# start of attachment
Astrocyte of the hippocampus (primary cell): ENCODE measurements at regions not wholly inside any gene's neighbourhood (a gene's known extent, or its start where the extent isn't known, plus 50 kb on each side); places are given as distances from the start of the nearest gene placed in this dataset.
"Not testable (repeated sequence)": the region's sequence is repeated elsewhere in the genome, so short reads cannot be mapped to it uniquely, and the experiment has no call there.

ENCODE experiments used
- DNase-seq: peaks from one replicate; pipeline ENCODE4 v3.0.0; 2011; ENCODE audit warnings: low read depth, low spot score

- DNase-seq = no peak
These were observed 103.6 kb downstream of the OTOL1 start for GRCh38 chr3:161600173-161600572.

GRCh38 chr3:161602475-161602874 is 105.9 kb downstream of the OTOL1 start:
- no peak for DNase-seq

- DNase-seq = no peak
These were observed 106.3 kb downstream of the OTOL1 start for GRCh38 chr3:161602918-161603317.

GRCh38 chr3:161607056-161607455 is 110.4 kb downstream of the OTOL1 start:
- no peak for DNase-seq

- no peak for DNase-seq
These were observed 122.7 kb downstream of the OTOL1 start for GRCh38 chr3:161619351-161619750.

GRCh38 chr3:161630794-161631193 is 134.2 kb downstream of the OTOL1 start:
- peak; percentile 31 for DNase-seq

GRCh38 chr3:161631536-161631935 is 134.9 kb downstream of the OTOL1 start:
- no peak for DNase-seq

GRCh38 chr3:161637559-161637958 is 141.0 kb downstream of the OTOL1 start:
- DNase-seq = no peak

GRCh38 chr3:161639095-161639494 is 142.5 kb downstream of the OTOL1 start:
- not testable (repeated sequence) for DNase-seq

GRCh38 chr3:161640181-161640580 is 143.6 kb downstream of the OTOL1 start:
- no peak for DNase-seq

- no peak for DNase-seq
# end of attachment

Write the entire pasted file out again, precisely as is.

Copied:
Astrocyte of the hippocampus (primary cell): ENCODE measurements at regions not wholly inside any gene's neighbourhood (a gene's known extent, or its start where the extent isn't known, plus 50 kb on each side); places are given as distances from the start of the nearest gene placed in this dataset.
"Not testable (repeated sequence)": the region's sequence is repeated elsewhere in the genome, so short reads cannot be mapped to it uniquely, and the experiment has no call there.

ENCODE experiments used
- DNase-seq: peaks from one replicate; pipeline ENCODE4 v3.0.0; 2011; ENCODE audit warnings: low read depth, low spot score

- DNase-seq = no peak
These were observed 103.6 kb downstream of the OTOL1 start for GRCh38 chr3:161600173-161600572.

GRCh38 chr3:161602475-161602874 is 105.9 kb downstream of the OTOL1 start:
- no peak for DNase-seq

- DNase-seq = no peak
These were observed 106.3 kb downstream of the OTOL1 start for GRCh38 chr3:161602918-161603317.

GRCh38 chr3:161607056-161607455 is 110.4 kb downstream of the OTOL1 start:
- no peak for DNase-seq

- no peak for DNase-seq
These were observed 122.7 kb downstream of the OTOL1 start for GRCh38 chr3:161619351-161619750.

GRCh38 chr3:161630794-161631193 is 134.2 kb downstream of the OTOL1 start:
- peak; percentile 31 for DNase-seq

GRCh38 chr3:161631536-161631935 is 134.9 kb downstream of the OTOL1 start:
- no peak for DNase-seq

GRCh38 chr3:161637559-161637958 is 141.0 kb downstream of the OTOL1 start:
- DNase-seq = no peak

GRCh38 chr3:161639095-161639494 is 142.5 kb downstream of the OTOL1 start:
- not testable (repeated sequence) for DNase-seq

GRCh38 chr3:161640181-161640580 is 143.6 kb downstream of the OTOL1 start:
- no peak for DNase-seq

- no peak for DNase-seq